Re: Auxlangs in conworlds, was Re: The Great Sundering
|From:||Jörg Rhiemeier <joerg_rhiemeier@...>|
|Date:||Friday, November 28, 2003, 22:55|
On Thu, 27 Nov 2003 14:42:31 -0800,
Costentin Cornomorus <elemtilas@...> wrote:
> --- Jörg Rhiemeier <joerg_rhiemeier@...>
> > > [auxlang opportunities in Ill Bethisad]
> > I agree. It becomes evident when one looks at
> > when auxlanging
> > was popular *here*, and compares that to the
> > rises and falls of
> > internationally dominant natlangs. Most
> > auxlangs were proposed
> > when there was no dominant language.
> We might have to revisit this facet of life in
> IB. I rather like the notion that the auxlang
> movement is more interested in philosophical
Yes. As I have said in another article, this is much more fun than
imitating the euroclone auxlang story once again. An a posteriori
auxlang wouldn't look much different *there*.
Back in the days when I was involved in Ill Bethisad with the Elves,
I had some ideas for a fictional philosophical language that could
exist in Ill Bethisad. I called it "Modus Locutionis Universalis",
or "Modus" in short. The idea I had was to use a triconsonantal
morphology with roots derived from a three-tiered classification
scheme. Modus wasn't a success as an international language, but
some librarians still use it to classify books, similar to the way
they use Dewey Decimal Classification *here*. I think I should
pick up work on Modus again; setting up the taxonomy could be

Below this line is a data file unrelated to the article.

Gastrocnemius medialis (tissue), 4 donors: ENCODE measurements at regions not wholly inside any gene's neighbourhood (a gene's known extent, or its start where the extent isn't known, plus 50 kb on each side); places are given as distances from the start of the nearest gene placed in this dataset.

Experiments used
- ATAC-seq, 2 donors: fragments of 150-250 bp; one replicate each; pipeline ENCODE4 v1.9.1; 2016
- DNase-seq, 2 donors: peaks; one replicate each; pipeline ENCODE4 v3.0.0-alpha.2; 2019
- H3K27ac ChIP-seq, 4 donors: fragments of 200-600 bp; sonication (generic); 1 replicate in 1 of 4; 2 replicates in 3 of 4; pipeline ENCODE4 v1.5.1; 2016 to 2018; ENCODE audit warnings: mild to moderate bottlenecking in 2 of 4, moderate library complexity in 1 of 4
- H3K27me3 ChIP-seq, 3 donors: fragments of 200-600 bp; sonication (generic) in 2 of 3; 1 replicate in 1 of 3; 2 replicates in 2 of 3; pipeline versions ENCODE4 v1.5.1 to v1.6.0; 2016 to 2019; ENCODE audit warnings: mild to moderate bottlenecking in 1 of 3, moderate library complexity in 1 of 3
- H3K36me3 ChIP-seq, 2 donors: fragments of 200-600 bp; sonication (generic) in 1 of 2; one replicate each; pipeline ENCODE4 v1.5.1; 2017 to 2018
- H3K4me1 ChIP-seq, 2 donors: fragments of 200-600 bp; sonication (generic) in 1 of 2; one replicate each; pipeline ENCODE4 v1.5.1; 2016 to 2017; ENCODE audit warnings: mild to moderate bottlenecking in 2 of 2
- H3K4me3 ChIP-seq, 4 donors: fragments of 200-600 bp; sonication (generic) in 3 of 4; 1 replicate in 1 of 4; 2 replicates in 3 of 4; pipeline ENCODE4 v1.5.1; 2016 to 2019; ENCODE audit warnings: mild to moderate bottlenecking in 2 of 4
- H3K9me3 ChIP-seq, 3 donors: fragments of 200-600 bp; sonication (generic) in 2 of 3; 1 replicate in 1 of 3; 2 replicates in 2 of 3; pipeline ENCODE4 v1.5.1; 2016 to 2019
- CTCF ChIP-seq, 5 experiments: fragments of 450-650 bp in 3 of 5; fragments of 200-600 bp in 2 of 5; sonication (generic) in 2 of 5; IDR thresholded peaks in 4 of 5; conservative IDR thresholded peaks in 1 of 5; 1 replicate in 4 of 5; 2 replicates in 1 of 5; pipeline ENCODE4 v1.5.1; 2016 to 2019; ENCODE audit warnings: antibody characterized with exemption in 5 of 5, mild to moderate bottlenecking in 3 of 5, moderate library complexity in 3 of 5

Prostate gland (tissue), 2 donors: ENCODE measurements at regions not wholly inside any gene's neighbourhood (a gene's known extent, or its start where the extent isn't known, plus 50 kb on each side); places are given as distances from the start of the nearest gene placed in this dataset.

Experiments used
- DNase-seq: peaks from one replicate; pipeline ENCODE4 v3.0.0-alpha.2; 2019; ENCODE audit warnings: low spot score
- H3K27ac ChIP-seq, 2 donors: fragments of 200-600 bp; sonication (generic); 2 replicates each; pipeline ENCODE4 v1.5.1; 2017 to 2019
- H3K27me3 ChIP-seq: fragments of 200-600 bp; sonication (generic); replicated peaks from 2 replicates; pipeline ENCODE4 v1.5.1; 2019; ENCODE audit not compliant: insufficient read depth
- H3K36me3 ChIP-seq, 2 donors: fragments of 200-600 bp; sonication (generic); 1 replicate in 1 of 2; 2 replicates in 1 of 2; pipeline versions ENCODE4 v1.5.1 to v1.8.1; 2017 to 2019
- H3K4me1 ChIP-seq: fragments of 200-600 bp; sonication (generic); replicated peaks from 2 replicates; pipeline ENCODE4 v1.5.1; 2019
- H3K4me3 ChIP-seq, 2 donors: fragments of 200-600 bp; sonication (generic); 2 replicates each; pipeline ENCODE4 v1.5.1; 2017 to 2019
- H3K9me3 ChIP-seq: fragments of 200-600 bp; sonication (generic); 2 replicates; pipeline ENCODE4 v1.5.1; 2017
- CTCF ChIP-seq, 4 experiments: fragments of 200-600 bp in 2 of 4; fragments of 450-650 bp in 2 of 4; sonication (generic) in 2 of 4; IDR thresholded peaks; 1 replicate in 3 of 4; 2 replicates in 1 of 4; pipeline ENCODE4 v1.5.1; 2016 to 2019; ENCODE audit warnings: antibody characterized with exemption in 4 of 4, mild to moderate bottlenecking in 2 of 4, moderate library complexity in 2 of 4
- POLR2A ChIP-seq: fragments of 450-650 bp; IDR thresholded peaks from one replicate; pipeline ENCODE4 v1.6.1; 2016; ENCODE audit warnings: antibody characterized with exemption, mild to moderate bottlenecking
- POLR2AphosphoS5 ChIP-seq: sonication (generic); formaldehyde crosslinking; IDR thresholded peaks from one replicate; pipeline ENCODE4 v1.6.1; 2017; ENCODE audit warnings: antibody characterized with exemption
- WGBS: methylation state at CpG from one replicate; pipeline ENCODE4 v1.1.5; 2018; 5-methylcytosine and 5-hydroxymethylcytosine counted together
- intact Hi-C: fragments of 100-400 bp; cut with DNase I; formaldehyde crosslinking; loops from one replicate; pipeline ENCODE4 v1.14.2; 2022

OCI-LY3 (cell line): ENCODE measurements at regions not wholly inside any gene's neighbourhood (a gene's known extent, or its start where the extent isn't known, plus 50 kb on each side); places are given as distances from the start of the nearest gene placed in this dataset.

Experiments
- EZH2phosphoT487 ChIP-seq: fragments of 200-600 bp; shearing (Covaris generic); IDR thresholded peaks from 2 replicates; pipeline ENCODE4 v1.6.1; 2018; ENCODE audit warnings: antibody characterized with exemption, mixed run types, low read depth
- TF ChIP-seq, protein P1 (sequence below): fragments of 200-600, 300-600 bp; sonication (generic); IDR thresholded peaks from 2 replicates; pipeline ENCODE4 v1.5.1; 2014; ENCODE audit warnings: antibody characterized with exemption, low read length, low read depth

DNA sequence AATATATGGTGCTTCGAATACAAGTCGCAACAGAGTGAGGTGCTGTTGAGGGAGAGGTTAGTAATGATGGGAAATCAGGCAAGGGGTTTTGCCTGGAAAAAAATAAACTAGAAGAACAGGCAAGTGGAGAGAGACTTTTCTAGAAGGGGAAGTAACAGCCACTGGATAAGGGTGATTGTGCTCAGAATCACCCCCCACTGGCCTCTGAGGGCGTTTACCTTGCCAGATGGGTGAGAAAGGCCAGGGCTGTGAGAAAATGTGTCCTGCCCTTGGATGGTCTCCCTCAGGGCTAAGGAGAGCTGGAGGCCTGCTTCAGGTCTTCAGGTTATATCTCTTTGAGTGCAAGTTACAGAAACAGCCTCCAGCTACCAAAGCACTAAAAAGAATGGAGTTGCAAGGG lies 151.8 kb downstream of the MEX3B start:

a group project.
> I also think that the market isn't in
> great need of planned auxlangs - there is already
> in place a system of regional natural auxlangs
> and pidgins/creoles.
I also have the impression that Latin hasn't fallen in decline
the same way as *here*; that it is e.g. still used for scientific
communication. There are probably some "Latino sine flexione"
schemes in circulation.
> Some of this material has
> even made it into mainstream natural languages:
> moainey is Kerno and roughly means "shop" or
> "buy". It is heard frequently enough in
> Chinatown, where Cantonese hawkers call out may
> nei! = you buy it! I'm sure there is a sort of
> Britano-Cantonese pidgin right there in the heart
> of Dûnein.
A Britano-Cantonese pidgin! Certainly amusing to sort out!
> > So with the lack of a dominant international
> > language,
> > Ill Bethisad ought to be a fertile ground for
> > auxlangs.
> It could be that the auxlangers haven't offered
> what it is everyone needs! ;)
Especially if they dabble in phiosophical languages, which are
monstrously impractical, at least as media of communication.
> > They probably haven't settled on ONE auxlang,
> > though.
> Almost certainly. At best, I think IB might be
> suited to local auxlangs. Most countries have a
> standard language, which is official; but many
> regions do not comply with education in that
> language. They might be served by bridge
> languages that can serve broad regions of the
> dialect continuum.